How the North Korean Military Sizes Up to the United States

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Kim Jong-un’s talk of nuking Guam has increased speculation that the tough talk from North Korea might end in war, and soon. Yet most military analysts outside of North Korea think that any actual war between the two nations would end badly for the isolationist country. So just what would North Korea be bringing to the fight?

As the Daily Mail reports, “analysts now believe the North does have missiles capable of reaching the Pacific island, where thousands of US personnel are based.”

That’s frightening to some, but not enough to ensure victory over the United States. The major population centers of South Korea and Japan have far more to fear from such an attack, and any detonation would be catastrophic.

The most optimistic accounts out of North Korea claim the country has 60 nuclear warheads they could weaponize. The United States has more than 6,800.

The United States military is also much more capable. There are 1 million military personnel. More than 13,000 aircraft could join in or support the fight. There are more than 400 ships, and close to 6,000 tanks.

The USS Ronald Reagan aircraft carrier is in the Sea of Japan. As of now, there are an estimated 80,000 U.S. personnel spread between South Korea, Japan, and Guam.

North Korea does have a substantial military, when you look at man power. They have more than one million active soldiers. The Daily Mail reports they have “944 aircraft, 5,025 tanks, 202 helicopters, 111 frigates and 76 submarines.”

The Hwasong-12, the Pukguksong-2 and the Musadon missiles have been tested, but are not yet proven in battle. Analysts point to a critical component of the missile flight, the re-entry, that poses a unique problem for weaponized missiles. The extreme temperatures often destroy the missiles, and North Korea hasn’t proven their designs are yet capable of withstanding the stress.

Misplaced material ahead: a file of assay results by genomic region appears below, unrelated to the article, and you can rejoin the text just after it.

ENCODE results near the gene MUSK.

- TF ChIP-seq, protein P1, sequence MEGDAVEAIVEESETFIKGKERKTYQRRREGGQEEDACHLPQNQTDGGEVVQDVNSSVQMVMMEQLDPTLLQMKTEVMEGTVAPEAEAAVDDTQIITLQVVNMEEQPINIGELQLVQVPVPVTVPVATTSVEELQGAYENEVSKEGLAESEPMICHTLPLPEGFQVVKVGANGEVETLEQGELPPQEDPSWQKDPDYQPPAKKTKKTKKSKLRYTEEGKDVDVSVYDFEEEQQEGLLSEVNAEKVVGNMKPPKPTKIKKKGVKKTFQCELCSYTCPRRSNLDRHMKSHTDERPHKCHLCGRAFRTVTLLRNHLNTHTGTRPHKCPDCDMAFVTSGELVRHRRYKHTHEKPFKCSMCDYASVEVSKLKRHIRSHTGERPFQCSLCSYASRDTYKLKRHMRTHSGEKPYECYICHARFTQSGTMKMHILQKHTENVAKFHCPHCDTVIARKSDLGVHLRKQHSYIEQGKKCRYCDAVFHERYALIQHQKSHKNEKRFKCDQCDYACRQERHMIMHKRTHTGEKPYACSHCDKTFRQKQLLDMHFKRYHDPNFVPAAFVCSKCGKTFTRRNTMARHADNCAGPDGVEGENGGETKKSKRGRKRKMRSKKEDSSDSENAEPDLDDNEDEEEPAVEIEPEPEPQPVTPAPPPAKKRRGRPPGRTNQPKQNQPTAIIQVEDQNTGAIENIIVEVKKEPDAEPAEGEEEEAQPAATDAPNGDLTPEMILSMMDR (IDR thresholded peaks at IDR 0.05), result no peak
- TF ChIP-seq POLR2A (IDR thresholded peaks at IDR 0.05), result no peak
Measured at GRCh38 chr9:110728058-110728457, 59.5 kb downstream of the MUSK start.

The Hwasong-12 has a range of up to 4,350 miles. That puts Hawaii and some of Alaska in range. Getting the missiles in range is one thing. Having them land is another. The US anti-missile defense system, THAAD, is mobile, tested, and the units are stationed all throughout the areas currently threatened. A THAAD battery – has has six launchers. Each battery holds 8 missiles.

Even so, the North’s nuclear capabilities are still just rumors. “US nuclear expert Siegfried Hecker, who has repeatedly visited North Korea’s nuclear facilities,” The Mail reports, “does not believe the North has weapons systems for ‘enveloping fire’ around Guam as it threatened.”

“The real threat is stumbling into an inadvertent nuclear war on the Korean Peninsula by misunderstanding or miscalculation. Inflammatory rhetoric on both sides will make that more likely,” Hecker said. “It’s time to tone down the rhetoric.”

The North Korean Army is fielding numerous Soviet style tanks. They are believed to have  T-34s, T-54s, T-55s and T-62s. There are possibly 3,500 of them, though the fleet is hardly state of the art.

The real threat to South Korea comes from the intense artillery bombardment that would precede a ground assault. 170 mm self-propelled guns. 240 mm Multiple Launch Rocket Systems.

While any actual war might begin with the United States, it would likely include South Korea and Japan.

The U.S. has 140 M1 Abrams tanks, 170 Bradley armored vehicles, 30 155mm self-propelled howitzers and 30 MRLs.

The North Korean Air Force is even sketchier. While it has some MiG-29s and MiG-21s, most are more antiquated MiG-15s, MiG-17s, and MiG- 19s.

The U.S. has planes and drones in the region, and the capability to launch missions from carriers, air bases, host countries, and even from the mainland United States.

One of the more interesting elements of North Korea’s strategy comes from its aging submarine fleets. The country is believed to have 70 attack submarines. The ones Kim is most often seen posing with and on, though, are cold-war relics.

The United States, in comparison, has the Seventh Fleet stationed in Japan.  It includes 70 ships and submarines and the USS Ronald Reagan. Analysts speculate that this force, alone, is more than a match for all of North Korea’s military.